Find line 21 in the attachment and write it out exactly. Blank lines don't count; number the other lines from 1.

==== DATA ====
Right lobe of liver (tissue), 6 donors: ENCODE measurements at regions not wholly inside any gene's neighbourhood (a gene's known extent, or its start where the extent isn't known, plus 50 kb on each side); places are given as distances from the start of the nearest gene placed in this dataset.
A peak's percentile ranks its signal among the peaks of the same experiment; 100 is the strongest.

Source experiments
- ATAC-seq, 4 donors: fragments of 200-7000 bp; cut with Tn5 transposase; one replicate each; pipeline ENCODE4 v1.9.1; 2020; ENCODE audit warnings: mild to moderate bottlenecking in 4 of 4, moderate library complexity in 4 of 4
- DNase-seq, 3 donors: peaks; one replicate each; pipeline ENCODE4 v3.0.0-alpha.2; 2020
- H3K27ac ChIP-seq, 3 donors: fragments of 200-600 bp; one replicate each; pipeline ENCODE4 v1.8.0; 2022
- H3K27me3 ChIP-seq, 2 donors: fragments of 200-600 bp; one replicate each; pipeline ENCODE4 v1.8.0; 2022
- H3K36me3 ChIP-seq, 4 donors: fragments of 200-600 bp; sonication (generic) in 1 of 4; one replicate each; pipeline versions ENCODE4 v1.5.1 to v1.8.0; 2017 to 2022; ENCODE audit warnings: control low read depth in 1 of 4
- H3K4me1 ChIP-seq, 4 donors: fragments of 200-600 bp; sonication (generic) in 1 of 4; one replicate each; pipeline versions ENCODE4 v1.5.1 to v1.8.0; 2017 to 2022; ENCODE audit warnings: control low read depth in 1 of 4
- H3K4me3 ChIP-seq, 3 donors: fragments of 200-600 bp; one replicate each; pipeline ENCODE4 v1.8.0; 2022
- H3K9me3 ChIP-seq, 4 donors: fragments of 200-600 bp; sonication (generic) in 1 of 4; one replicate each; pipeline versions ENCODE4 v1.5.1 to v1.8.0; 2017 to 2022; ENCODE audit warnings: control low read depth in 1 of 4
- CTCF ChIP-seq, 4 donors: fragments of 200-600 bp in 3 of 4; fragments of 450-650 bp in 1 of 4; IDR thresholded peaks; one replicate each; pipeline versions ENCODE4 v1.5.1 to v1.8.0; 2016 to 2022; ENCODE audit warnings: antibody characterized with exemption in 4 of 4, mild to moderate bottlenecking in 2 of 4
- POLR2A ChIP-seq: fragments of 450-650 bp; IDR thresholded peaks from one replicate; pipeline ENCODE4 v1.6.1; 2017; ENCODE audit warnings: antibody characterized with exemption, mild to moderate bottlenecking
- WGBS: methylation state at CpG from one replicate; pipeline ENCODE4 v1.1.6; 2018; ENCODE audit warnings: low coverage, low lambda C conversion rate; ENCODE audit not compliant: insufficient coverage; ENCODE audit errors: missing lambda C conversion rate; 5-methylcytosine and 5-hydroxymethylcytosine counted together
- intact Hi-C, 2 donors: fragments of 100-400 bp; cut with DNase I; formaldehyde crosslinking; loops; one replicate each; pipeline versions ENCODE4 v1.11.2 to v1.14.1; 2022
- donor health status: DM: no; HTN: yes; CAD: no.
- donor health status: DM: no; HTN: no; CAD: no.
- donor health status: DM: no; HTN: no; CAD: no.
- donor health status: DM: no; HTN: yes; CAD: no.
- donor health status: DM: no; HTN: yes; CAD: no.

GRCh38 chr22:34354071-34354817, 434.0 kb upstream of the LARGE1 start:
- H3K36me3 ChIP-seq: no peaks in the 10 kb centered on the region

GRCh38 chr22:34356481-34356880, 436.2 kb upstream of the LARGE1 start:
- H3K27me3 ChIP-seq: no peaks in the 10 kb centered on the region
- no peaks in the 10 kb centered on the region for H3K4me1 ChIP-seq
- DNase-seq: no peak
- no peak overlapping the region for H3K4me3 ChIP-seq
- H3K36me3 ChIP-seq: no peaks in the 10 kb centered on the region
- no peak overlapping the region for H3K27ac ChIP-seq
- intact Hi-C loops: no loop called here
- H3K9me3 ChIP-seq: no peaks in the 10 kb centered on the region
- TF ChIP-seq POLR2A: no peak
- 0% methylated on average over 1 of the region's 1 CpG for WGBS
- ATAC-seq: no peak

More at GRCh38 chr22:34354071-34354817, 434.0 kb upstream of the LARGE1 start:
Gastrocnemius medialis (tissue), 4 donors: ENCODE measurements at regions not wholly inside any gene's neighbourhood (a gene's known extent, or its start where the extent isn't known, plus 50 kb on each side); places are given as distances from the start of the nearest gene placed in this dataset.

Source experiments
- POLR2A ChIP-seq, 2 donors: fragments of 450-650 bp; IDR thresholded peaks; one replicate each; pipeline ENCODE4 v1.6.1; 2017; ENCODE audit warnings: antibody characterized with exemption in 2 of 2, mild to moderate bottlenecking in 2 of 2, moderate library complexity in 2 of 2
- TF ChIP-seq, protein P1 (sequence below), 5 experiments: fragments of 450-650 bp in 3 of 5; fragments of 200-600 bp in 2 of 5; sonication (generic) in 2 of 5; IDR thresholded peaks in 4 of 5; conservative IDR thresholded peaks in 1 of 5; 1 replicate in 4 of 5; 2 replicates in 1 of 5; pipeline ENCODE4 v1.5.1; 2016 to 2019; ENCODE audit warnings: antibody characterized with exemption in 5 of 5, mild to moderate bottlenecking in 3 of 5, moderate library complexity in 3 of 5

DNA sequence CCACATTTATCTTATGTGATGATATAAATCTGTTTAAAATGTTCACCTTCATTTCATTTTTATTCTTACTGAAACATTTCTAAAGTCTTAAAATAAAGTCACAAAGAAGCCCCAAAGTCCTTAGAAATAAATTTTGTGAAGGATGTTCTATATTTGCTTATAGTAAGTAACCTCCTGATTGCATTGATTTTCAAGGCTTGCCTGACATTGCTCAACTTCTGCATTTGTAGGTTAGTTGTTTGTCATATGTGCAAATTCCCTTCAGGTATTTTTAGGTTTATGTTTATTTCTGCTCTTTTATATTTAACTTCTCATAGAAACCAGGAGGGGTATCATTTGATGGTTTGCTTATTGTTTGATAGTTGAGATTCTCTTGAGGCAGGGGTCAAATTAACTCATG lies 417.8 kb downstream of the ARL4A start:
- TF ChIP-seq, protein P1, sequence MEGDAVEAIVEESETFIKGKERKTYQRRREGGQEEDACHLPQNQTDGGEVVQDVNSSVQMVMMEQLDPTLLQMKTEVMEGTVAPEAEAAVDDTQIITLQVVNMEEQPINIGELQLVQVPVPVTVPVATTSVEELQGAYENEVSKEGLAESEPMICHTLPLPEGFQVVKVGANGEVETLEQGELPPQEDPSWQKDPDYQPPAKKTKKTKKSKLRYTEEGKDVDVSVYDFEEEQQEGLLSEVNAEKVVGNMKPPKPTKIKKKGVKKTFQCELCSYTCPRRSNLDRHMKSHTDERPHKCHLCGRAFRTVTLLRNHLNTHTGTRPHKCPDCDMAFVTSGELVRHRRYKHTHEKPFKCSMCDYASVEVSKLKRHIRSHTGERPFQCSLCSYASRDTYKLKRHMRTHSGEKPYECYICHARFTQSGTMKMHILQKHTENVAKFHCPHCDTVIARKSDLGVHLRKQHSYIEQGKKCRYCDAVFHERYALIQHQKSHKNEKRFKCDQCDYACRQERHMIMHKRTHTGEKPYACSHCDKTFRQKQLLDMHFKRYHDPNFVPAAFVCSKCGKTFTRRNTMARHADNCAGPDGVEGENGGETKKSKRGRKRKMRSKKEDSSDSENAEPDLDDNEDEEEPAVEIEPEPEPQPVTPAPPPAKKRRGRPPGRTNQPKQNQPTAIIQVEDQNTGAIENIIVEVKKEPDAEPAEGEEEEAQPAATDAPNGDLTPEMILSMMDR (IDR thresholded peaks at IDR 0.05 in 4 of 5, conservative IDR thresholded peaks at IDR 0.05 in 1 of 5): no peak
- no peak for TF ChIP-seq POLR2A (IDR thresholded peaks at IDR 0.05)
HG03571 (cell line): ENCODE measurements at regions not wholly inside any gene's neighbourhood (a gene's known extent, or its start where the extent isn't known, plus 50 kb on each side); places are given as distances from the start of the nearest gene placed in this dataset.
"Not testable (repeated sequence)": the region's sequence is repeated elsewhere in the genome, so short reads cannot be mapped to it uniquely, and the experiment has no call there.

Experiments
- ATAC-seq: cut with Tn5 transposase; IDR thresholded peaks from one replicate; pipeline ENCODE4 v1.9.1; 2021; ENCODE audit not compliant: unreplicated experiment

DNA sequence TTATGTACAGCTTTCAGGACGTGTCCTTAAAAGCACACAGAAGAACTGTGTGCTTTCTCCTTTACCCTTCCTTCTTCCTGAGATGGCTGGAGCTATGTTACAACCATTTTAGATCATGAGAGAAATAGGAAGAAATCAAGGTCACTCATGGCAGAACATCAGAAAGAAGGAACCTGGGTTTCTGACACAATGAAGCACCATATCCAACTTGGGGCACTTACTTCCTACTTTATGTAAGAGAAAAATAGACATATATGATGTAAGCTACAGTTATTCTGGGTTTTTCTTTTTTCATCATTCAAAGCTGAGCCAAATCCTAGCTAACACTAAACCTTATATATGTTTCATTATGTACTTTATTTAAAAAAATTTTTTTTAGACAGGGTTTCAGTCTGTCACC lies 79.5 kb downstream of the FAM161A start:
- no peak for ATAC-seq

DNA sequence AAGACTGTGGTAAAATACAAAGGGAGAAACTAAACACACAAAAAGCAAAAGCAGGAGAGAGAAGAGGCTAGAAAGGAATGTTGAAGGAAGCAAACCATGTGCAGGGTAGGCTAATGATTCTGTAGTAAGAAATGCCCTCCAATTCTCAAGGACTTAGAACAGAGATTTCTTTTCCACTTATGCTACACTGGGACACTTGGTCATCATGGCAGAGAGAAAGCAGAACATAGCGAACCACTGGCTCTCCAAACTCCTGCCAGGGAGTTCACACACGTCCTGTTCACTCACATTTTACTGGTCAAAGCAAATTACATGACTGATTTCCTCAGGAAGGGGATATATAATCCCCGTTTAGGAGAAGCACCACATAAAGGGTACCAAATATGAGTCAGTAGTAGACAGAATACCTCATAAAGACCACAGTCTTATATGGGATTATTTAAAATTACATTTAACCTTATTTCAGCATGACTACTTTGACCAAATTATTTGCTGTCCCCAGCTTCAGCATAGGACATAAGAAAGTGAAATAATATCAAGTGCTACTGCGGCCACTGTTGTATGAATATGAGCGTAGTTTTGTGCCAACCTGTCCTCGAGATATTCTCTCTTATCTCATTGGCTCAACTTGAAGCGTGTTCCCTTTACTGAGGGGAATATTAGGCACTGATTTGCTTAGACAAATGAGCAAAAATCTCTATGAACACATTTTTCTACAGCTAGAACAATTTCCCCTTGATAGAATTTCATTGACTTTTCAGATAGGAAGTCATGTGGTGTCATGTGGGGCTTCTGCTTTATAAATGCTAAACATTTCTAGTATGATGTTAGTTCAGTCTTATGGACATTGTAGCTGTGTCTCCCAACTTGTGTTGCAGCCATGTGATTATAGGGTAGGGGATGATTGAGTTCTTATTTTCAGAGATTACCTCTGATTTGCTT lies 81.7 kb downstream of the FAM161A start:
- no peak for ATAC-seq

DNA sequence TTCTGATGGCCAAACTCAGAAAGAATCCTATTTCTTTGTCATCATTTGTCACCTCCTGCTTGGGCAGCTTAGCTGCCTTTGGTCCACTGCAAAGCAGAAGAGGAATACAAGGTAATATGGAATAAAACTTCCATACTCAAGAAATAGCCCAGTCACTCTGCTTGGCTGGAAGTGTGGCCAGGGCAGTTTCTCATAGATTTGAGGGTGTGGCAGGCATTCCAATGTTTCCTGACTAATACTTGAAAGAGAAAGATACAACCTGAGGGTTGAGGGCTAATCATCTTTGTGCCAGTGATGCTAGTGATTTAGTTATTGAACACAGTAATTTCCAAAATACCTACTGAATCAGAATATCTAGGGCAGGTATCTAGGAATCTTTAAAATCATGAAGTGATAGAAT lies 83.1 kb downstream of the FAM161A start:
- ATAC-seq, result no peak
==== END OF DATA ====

GRCh38 chr22:34354071-34354817, 434.0 kb upstream of the LARGE1 start: